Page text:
Steve Ruddock Hawaiian Gardens money laundering

This week, Hawaiian Gardens Casino became the third California card room fined by FinCEN (Financial Crimes Enforcement Network) since December 2015.

The casino received the largest fine ever handed down to a California card room by FinCEN for failing to live up to the anti-money laundering procedures all casinos and card rooms must adhere to under the Bank Secrecy Act.

Hawaiian Gardens settles with FinCEN

According to press release from FinCEN, Hawaiian Gardens, which recently underwent a $90 million expansion project and rebranded itself as the Gardens Casino, reached a $2.8 million settlement with FinCEN stemming from multiple and repeated violations of the Bank Secrecy Act (BSA) dating back to 2009.

According to FinCEN’s report, the Hawaiian Gardens failed to:

  1. implement and maintain an effective AML program;
  2. report large cash transactions;
  3. file many suspicious activity reports (SAR);
  4. keep certain required records.

Furthermore, FinCEN alleges that the Hawaiian Gardens Casino did not utilize all the information at its disposal to “identify and verify customer information,” and that 80 percent of the casino’s SARs included an unknown subject — which is at best, careless.

“The Gardens lacked the culture of compliance required to effectively manage its anti-money laundering responsibilities,” said Acting FinCEN Director Jamal El-Hindi in a press release. “It ignored the IRS findings – and the findings of its own consultant – thus allowing these violations to go on for years.”

The press release makes specific mention of a Hawaiian Gardens employee guilty of the same behavior in 2013, despite being disciplined for it in 2009:

“IRS examiners also identified employees complicit in assisting customers with structuring at the card club. One such employee was disciplined for assisting a customer’s structuring in 2009 only for the IRS examiner to identify the same employee engaging in the same behavior in 2013.”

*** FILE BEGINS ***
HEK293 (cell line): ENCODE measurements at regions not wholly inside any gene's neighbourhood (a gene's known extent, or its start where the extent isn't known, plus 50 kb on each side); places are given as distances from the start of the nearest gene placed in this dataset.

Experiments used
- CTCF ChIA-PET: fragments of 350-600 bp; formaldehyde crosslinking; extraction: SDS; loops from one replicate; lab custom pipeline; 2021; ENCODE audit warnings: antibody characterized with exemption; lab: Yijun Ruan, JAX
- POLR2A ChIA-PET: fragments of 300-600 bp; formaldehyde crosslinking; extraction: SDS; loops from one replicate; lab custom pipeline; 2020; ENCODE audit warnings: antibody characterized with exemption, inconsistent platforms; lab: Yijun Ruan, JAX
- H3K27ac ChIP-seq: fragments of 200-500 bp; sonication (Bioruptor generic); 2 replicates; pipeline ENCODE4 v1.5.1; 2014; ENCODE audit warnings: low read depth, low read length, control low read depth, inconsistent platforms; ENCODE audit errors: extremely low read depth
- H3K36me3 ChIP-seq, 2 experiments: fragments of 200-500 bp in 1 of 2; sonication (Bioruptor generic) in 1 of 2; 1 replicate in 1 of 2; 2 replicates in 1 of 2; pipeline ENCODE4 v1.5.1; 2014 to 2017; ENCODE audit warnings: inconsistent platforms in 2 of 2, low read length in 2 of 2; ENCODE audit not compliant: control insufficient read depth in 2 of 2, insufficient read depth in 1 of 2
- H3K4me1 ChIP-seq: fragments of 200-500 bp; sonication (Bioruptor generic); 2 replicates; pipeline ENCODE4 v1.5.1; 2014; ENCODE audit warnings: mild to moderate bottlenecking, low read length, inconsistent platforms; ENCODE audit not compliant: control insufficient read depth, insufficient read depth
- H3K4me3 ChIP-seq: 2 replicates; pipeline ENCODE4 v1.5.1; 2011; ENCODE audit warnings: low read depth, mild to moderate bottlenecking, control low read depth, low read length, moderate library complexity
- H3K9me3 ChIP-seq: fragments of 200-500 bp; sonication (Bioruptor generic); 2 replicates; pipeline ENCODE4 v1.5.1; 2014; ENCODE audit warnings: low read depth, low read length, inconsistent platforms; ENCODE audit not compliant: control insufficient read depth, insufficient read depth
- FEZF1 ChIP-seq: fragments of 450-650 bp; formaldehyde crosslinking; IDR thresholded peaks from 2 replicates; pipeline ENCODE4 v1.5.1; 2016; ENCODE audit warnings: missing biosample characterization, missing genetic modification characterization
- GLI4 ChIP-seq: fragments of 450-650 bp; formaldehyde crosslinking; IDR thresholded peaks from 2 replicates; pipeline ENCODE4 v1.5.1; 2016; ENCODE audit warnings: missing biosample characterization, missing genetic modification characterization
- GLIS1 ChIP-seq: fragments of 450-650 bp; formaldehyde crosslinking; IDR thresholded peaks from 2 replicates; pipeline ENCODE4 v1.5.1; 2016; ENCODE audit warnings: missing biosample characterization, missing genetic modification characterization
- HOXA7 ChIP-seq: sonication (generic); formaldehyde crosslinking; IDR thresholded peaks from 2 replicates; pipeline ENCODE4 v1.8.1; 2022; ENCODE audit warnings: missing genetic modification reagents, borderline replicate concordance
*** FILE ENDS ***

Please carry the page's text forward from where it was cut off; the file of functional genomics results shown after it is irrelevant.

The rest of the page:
Normandie Casino takes one on the chin

Hawaiian Gardens may have received the largest fine in California card room history for lax anti-money laundering procedures, but it’s far from the only card club FinCEN has disciplined. In terms of pure impact, the Normandie Casino was much harder hit than Hawaiian Gardens.

The case against Normandie led to a combined $2.3 million in fines for the iconic Gardena, California card club’s four principle owners — brothers Lee, Larry, Greg, and Steve Miller — as well as the forfeiture of their gaming licenses.

As I wrote in a previous column, the Normandie’s violations were beyond brazen, with the investigation beginning after an employee found $50,000 in cash in a duffel bag in a store room:

“The charges stem from a multi-year investigation into the casino that uncovered the Normandie, in a reckless attempt to lure big players to the property, was helping high-rollers launder money by not filing AML Currency Transaction Reports required for all transactions over $5,000 by the Bank Secrecy Act.”

With its licenses revoked, Normandie was quickly put up for sale with the casino closing its doors and laying off some 380 employees in the interim. It has since been bought by Larry Flynt, who owns the nearby Hustler Casino.

Flynt is in the process of rebranding the property, which will now go by the name the Lady Luck Casino, but the scheduled reopening has been put on hold after the city rescinded an offer of tax breaks to Flynt.

Oaks Card Club gets off easy

Compared to Normandie Casino, the Oaks Card Club got a veritable slap on the wrist for its AML failures, as FinCen fined the casino $650,000 in December 2015.

Unlike Normandie Casino, which was facilitating money laundering for certain high rollers, Oaks Card Club’s violations were more a matter of sloppy training.

Steve Ruddock
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